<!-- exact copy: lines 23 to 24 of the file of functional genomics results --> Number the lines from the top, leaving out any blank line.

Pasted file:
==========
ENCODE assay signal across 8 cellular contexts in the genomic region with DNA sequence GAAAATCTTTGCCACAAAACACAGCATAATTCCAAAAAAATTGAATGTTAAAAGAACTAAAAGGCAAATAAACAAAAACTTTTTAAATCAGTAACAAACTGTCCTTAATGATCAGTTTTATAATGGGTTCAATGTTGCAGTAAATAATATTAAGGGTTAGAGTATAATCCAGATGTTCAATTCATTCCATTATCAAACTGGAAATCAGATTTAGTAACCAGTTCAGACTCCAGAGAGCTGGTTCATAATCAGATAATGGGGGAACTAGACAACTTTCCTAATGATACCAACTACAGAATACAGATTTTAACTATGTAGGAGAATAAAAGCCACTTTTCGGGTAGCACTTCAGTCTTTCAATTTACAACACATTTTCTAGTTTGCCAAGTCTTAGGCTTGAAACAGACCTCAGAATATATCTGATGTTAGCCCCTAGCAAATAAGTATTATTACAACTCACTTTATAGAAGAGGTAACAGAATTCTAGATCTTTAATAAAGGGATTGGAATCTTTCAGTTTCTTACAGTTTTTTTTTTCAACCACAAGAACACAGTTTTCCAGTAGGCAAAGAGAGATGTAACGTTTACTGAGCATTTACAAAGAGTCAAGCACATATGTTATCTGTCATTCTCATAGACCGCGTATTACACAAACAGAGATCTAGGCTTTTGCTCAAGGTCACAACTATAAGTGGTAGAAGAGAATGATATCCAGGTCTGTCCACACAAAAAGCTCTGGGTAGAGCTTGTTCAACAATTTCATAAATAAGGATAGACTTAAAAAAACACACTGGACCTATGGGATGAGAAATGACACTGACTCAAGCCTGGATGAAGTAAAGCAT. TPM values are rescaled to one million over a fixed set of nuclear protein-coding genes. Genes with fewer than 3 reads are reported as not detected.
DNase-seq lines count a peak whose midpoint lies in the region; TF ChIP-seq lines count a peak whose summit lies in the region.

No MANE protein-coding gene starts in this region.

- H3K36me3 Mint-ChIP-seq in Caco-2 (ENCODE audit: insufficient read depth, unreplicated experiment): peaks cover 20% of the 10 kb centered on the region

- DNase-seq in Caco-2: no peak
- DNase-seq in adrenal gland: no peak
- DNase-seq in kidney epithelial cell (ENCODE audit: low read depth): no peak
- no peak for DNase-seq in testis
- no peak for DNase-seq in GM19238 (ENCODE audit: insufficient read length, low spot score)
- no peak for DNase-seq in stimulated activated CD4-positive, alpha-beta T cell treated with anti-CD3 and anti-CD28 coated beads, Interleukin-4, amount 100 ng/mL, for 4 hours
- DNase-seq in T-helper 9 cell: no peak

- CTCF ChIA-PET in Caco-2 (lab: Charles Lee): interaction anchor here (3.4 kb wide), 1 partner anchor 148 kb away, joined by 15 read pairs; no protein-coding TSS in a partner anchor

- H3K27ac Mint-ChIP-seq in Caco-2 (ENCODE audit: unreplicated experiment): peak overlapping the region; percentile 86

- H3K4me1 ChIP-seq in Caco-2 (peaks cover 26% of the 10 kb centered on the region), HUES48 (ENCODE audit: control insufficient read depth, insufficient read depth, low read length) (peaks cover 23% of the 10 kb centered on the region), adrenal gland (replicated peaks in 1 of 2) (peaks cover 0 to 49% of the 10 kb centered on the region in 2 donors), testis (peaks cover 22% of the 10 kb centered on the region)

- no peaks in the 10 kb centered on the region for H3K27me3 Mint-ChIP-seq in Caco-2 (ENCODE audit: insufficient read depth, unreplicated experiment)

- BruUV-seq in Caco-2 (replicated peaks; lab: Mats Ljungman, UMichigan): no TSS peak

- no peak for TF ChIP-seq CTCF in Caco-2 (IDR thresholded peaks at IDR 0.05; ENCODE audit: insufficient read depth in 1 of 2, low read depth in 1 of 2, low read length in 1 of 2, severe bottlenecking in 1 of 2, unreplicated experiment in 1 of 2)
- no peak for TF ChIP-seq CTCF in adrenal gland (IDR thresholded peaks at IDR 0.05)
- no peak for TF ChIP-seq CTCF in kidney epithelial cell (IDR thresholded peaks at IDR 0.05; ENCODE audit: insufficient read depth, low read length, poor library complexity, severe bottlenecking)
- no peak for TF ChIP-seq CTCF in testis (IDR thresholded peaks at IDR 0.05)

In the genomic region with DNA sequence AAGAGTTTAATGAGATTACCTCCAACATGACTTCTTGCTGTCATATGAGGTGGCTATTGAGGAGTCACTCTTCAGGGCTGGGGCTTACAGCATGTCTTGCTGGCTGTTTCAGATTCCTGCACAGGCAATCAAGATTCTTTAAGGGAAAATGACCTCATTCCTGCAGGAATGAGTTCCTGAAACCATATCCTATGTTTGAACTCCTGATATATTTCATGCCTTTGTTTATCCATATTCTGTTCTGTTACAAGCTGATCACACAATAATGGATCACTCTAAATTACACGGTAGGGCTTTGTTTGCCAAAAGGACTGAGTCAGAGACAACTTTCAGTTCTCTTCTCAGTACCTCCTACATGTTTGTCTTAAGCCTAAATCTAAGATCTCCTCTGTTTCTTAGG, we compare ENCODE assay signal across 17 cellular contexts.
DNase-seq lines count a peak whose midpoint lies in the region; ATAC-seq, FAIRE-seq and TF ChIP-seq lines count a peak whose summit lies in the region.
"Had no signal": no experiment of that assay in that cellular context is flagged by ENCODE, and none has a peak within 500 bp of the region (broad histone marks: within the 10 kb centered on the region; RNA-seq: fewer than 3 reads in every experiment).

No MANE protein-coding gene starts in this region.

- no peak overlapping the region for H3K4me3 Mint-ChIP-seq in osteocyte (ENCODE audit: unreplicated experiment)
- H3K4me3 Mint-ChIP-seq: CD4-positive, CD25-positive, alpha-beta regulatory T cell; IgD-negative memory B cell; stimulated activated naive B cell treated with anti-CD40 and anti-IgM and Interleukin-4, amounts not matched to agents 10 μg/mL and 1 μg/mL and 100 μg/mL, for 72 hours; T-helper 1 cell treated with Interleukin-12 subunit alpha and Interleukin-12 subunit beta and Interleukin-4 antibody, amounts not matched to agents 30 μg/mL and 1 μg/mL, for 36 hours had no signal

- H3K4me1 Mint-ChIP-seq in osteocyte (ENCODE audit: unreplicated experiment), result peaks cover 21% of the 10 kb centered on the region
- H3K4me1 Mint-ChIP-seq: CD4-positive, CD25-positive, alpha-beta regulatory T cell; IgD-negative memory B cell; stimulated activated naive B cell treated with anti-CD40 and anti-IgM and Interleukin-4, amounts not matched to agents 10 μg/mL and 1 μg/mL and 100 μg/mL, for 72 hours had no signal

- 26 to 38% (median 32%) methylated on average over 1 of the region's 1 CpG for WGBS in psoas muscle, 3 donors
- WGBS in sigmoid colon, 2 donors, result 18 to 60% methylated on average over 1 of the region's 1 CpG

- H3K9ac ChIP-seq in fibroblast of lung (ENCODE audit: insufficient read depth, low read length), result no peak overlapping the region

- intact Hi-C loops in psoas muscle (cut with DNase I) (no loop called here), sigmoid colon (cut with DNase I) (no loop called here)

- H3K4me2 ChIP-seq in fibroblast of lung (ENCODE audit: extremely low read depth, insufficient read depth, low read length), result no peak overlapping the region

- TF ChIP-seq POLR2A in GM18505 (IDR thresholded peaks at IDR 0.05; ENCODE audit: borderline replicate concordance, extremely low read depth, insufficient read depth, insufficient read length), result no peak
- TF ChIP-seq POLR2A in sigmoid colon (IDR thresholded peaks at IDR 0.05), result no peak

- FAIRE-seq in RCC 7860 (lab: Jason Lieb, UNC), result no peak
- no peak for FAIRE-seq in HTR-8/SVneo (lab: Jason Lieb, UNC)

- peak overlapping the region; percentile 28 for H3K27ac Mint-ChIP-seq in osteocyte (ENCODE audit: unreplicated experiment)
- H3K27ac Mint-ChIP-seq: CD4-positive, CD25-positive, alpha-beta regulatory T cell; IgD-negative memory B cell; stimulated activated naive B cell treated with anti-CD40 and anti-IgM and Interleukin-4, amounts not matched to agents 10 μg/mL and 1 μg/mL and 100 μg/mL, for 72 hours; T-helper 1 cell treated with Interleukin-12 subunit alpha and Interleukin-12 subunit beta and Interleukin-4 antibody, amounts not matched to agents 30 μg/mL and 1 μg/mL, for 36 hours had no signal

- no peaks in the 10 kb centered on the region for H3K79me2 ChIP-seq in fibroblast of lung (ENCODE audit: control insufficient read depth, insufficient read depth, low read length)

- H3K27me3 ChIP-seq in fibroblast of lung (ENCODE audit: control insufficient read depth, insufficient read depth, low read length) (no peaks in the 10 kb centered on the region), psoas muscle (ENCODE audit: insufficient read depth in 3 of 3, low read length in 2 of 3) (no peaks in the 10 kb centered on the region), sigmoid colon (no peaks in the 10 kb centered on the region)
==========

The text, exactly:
"Had no signal": no experiment of that assay in that cellular context is flagged by ENCODE, and none has a peak within 500 bp of the region (broad histone marks: within the 10 kb centered on the region; RNA-seq: fewer than 3 reads in every experiment).

No MANE protein-coding gene starts in this region.